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It might not be finances that lead to divorce

Money matters are often cited as the reason for the end of marriages here in Utah and around the country. The more couples argue about financial issues, the greater the possibility of divorce. This might make sense, but is it accurate? One study claims that it is not necessarily money that leads to divorce, but it is a couple's division of labor that is a greater predictor. 

In every marriage, there are multitudes of tasks that need to be performed in order to run the household. Some of that work is paid, and some is not. It is the division of paid versus unpaid tasks that the study says is the true indicator of whether a couple will divorce.

Approximately 6,300 couples were part of the study, and the participants ranged in age from 18 to 55. Researchers analyzed the couple's financial resources, the wife's economic prospects and the division of labor. For couples who were married after 1974, the man's ability to obtain full-time employment was a deciding factor in the stability of the marriage. However, women who made career advancements could temper that instability. Women were free to break stereotypical roles when it comes to paid work, but men appear to still be bound by them.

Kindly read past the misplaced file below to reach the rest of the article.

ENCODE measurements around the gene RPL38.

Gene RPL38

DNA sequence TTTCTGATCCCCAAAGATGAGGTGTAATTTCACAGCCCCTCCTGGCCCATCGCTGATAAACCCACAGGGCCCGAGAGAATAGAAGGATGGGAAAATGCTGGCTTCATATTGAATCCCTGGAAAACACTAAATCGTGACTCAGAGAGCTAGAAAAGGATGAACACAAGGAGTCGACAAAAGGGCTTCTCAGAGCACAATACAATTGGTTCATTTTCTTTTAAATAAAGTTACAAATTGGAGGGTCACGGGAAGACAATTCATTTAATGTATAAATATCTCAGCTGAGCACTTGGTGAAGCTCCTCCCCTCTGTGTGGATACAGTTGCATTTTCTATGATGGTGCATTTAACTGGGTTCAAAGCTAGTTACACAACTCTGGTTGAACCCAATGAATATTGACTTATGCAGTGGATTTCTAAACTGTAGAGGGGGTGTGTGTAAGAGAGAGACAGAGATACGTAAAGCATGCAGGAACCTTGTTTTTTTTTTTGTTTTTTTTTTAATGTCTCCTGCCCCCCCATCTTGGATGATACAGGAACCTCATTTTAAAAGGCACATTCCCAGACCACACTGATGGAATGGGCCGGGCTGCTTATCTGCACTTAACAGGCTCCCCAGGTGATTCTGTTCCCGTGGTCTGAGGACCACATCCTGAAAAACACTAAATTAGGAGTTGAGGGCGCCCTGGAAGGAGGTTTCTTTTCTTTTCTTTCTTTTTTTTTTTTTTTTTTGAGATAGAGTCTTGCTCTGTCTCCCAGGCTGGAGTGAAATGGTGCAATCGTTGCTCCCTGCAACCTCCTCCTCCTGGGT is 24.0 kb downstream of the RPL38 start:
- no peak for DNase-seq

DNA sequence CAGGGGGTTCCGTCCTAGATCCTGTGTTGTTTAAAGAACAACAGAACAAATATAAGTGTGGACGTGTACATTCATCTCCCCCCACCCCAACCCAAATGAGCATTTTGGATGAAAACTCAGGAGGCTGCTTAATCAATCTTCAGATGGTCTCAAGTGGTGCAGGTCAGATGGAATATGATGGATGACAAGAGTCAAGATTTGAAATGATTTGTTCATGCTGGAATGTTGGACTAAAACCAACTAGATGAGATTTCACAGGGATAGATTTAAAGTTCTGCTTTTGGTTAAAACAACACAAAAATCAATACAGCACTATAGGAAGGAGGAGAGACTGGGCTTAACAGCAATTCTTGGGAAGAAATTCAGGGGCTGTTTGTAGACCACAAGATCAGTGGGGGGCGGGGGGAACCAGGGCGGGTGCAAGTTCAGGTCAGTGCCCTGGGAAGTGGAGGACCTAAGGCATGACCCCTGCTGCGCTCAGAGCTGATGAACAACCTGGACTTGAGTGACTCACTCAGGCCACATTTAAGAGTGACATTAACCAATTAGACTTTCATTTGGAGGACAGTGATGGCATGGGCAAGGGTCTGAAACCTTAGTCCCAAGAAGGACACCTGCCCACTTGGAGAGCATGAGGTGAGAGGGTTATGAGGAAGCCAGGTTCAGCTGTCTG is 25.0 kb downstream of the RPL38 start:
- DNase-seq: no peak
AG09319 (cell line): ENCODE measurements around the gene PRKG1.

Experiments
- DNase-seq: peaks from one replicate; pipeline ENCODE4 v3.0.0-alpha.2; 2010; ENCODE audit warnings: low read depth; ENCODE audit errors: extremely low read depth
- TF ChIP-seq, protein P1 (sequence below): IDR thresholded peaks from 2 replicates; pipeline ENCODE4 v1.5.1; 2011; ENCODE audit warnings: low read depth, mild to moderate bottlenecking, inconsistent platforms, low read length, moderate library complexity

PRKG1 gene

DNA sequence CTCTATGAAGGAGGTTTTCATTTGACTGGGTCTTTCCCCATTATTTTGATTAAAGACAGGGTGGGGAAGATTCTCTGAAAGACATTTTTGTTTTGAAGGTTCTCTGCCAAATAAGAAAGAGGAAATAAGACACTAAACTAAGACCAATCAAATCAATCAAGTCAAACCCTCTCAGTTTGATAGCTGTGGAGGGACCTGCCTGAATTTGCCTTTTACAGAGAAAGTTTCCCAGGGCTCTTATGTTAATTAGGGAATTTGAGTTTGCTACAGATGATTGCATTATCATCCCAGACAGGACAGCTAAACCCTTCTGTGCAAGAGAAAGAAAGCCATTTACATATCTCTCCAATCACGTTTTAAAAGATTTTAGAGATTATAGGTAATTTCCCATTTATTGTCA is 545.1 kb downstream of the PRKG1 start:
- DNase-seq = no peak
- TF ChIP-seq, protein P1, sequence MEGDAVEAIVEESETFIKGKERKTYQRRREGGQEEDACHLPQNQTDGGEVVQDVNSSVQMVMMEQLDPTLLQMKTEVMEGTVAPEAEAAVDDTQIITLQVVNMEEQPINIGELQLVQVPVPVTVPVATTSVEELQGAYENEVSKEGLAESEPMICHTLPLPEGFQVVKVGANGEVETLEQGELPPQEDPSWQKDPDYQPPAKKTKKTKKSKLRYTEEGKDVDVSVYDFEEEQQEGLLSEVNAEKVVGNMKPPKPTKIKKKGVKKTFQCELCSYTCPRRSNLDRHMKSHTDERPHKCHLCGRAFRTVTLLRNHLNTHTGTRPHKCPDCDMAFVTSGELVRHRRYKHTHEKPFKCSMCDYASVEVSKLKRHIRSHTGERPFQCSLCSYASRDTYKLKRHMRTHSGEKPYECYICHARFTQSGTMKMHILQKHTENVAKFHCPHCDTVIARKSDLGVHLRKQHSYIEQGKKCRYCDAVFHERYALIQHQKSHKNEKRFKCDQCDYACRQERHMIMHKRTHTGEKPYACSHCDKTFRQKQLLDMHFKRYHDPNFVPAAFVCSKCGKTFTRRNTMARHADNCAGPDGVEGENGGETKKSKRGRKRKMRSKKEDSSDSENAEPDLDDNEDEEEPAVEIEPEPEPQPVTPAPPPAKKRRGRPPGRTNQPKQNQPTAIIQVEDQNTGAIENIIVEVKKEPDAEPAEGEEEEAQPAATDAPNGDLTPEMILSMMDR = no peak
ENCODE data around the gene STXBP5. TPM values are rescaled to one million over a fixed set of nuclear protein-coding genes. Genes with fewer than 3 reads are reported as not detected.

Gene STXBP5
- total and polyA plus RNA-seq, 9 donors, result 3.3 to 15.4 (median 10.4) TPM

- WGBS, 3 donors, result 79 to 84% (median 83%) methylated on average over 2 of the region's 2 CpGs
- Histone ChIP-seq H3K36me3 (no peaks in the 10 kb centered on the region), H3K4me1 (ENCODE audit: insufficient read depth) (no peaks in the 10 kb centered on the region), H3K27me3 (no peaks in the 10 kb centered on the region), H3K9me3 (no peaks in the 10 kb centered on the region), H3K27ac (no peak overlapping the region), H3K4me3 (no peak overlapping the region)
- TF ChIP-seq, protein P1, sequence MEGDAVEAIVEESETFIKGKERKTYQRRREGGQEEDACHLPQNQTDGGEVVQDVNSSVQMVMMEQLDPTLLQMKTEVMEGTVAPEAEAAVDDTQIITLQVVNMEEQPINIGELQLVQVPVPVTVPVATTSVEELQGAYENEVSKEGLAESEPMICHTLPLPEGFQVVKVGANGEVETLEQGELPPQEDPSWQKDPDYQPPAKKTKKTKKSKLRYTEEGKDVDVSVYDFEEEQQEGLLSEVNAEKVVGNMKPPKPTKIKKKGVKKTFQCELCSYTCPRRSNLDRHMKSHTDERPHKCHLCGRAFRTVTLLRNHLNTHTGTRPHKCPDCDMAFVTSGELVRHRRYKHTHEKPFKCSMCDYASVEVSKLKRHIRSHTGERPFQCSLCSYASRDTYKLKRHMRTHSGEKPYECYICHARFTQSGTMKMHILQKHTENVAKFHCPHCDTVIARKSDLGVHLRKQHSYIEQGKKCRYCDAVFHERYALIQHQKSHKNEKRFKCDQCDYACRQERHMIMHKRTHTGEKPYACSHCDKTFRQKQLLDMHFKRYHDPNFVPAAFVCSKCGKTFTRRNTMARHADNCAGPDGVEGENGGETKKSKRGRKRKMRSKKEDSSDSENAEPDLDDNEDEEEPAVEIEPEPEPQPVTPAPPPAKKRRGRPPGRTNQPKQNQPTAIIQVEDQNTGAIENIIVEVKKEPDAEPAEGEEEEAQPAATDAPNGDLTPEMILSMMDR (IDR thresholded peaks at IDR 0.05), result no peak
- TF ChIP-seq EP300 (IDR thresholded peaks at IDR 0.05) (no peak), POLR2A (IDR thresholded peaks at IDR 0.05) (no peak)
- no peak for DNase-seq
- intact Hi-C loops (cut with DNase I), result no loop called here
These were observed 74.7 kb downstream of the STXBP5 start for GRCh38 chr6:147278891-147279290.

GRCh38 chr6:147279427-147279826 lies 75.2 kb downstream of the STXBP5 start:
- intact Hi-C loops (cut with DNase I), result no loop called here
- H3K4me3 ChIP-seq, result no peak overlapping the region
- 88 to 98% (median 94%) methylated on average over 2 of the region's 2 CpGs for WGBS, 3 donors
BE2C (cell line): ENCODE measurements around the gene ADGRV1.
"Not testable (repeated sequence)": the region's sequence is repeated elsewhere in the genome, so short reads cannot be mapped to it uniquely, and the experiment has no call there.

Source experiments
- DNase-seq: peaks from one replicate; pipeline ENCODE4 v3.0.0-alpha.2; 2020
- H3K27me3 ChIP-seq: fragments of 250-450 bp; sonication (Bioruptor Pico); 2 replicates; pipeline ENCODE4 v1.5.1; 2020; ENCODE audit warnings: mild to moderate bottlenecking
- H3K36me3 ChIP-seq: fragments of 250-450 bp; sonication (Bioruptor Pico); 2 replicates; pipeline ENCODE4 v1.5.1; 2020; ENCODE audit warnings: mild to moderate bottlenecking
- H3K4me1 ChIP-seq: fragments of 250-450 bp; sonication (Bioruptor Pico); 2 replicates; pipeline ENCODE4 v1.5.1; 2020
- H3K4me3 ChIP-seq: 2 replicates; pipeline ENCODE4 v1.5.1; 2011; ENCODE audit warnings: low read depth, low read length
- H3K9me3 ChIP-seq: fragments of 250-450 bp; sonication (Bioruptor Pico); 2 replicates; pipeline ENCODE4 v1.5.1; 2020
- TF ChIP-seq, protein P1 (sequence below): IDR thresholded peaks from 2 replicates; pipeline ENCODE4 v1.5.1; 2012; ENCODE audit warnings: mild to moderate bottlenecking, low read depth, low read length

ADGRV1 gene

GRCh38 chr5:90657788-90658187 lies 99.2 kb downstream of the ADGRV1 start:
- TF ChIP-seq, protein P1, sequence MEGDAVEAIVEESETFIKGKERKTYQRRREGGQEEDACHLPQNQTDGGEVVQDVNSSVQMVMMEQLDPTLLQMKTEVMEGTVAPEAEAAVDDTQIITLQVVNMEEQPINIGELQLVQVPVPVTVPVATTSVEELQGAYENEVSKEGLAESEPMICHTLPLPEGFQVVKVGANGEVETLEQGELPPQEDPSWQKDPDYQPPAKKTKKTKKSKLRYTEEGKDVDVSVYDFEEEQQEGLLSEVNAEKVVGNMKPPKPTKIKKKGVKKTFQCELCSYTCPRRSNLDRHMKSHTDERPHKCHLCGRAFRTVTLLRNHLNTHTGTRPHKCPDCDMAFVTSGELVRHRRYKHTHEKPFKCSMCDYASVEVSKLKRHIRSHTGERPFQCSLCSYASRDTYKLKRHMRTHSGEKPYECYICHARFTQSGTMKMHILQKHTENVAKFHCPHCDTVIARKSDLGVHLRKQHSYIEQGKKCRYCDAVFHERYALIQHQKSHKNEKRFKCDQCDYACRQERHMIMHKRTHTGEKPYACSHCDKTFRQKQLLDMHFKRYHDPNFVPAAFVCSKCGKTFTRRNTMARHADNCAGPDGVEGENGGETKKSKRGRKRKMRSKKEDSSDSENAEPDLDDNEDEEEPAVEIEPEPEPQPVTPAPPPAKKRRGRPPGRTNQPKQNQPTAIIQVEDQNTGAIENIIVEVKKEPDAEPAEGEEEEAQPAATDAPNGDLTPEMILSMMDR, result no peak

Numerous studies profess to know what makes couples divorce. Their conclusions are often generalizations that do not perfectly fit the reasons why a particular couple ends its marriage. More often, it is a combination of factors unique to the couple.

Just as their reasons for ending their marriages are unique, so are their needs when it comes to the divorce. Utah couples have the right to negotiate their own settlement agreements, which gives them the opportunity to devise a plan that leaves them both satisfied that they were treated fairly. Once an agreement is reached, it can be presented to the court for final approval.

Source: abc15.com, "Couples who do this are more likely to get divorced, study says", Herb Scribner, Aug. 16, 2016

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